Children's Literature - Amy S. HansenPart of "A True Book" series, Taylor-Butler introduces the concept of matter changing states. Her explanation is straightforward and clear: "The molecules in a solid are held together by a strong bond. A solid holds its shape. Its volume does not change. Liquid molecules can slide around...Gas molecules have very weak bonds. They are free to move away from each other." She goes on to explain that matter can change from one state to another, but only when something breaks the bonds. As with the other books in this series, the introduction includes a description of the scientific method. The experiments shown are easy to do, though there are parts that need a bit of adult supervision (which the book points out). My complaint with these experiments is the same as with the other books in the series. She does not encourage the young scientist to undertake multiple trials. This omission is unfortunate and has to be unlearned later as students work on more complicated projects. The book is illustrated with colorful photos showing both the experiments in process and the young scientists working on them. Backmatter includes a list of resources, glossary and index.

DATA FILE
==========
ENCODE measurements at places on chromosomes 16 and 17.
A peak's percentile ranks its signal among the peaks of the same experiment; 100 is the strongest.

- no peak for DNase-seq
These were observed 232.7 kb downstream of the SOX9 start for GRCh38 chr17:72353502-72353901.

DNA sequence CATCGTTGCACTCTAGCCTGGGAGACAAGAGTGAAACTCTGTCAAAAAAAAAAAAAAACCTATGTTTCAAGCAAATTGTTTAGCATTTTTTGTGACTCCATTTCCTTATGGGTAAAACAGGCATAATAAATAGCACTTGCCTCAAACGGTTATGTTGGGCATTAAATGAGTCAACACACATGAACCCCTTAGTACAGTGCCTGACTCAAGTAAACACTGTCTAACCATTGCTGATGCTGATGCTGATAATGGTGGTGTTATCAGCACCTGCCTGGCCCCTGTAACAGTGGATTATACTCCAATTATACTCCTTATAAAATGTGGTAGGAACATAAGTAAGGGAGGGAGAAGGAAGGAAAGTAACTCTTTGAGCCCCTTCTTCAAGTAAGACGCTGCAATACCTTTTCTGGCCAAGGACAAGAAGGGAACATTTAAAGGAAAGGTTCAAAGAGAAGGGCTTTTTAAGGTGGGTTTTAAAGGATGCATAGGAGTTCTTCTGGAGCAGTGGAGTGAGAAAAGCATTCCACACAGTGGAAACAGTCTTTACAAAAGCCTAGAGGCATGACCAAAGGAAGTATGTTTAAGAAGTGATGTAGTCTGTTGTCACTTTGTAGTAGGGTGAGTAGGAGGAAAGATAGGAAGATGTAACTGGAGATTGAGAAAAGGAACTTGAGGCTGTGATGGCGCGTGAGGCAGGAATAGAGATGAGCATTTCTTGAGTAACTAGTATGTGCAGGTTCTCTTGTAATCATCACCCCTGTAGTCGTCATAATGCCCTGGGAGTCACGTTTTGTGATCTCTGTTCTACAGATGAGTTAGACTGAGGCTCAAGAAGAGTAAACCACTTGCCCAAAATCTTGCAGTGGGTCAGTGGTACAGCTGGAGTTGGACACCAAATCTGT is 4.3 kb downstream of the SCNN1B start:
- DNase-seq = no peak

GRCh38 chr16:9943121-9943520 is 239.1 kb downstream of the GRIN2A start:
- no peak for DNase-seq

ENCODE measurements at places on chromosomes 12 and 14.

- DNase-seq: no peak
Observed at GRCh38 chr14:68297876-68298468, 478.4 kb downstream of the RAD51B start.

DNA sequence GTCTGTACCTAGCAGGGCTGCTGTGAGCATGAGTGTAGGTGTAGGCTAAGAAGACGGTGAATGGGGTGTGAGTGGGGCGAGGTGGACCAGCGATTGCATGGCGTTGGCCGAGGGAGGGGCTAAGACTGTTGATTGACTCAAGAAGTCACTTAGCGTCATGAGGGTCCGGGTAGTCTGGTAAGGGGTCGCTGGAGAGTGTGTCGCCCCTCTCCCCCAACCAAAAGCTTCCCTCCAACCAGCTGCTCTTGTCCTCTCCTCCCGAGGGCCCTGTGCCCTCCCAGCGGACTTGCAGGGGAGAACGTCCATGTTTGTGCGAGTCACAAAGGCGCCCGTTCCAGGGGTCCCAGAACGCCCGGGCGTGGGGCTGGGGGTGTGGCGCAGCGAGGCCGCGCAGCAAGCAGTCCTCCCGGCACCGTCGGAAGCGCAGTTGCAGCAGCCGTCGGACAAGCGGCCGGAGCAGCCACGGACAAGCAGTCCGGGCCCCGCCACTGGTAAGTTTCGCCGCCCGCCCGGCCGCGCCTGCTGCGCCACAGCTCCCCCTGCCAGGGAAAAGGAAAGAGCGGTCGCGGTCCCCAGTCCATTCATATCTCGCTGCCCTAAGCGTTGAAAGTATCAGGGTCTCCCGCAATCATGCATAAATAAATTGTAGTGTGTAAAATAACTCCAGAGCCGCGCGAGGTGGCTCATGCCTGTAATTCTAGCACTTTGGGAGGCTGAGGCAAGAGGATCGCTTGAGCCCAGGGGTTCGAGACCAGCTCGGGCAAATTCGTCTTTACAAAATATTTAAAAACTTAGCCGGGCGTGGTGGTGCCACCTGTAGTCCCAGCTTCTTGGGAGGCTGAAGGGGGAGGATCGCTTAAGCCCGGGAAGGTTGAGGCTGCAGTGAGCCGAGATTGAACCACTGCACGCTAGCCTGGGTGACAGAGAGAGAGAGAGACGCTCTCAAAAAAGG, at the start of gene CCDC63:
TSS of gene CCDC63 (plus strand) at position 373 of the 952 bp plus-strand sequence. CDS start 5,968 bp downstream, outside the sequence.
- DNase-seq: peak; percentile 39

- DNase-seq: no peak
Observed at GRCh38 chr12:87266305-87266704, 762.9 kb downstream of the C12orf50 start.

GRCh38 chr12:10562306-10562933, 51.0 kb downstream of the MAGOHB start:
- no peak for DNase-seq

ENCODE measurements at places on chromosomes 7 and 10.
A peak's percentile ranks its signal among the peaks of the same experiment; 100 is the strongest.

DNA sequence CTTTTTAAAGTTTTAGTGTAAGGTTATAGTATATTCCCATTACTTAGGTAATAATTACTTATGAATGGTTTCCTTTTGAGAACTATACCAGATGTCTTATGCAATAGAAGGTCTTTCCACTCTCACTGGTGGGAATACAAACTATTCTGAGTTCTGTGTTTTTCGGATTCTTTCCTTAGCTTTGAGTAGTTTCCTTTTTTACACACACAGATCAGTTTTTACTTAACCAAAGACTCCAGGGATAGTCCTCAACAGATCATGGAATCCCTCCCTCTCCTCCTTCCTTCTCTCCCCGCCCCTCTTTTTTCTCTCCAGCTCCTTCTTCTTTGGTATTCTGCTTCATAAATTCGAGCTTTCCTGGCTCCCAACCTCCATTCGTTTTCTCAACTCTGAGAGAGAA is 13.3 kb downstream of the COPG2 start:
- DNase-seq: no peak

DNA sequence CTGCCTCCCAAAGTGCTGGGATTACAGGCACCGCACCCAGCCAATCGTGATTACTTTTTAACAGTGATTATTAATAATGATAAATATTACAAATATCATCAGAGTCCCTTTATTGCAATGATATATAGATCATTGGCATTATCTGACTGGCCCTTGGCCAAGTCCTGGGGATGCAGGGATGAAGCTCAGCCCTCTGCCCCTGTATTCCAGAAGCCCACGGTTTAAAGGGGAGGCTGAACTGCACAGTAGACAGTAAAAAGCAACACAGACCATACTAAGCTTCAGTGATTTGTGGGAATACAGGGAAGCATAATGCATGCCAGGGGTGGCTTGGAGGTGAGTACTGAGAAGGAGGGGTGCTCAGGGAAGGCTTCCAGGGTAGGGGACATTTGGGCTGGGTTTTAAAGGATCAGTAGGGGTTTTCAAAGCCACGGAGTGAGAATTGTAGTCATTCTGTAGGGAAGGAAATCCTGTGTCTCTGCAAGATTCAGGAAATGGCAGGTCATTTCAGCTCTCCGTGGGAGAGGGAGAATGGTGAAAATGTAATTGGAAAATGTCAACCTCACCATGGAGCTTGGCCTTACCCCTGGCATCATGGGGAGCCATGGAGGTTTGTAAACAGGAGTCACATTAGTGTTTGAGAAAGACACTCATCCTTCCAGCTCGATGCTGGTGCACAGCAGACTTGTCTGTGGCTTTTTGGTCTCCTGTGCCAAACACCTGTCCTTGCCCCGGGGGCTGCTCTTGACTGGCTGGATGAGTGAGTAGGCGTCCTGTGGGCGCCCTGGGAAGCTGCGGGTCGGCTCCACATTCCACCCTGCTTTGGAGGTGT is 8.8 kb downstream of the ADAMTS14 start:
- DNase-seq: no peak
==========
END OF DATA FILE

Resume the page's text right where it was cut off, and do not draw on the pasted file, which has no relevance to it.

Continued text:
School Library JournalGr 1�3—A new subset of a key series, these latest titles do not meet the expectation of solid reliability. Each brightly designed book contains directions for demonstrations or experiments (requiring modest expenditures for materials and equipment) and boilerplate introductions to the scientific method, proper techniques, background information, and safety advice. Small but clear color photos show scientists in the field, relevant items or forces at work, and children performing each activity. Unfortunately, some projects come with badly stated hypotheses ("A plant will be able to grow if part of its root is cut off") or poor design (such as a demonstration of momentum that assumes a skateboard will roll straight down a narrow board), and the "True Statistics" included in every volume contain moot tallies, such as "number of permanent magnets in your home or car: 50."
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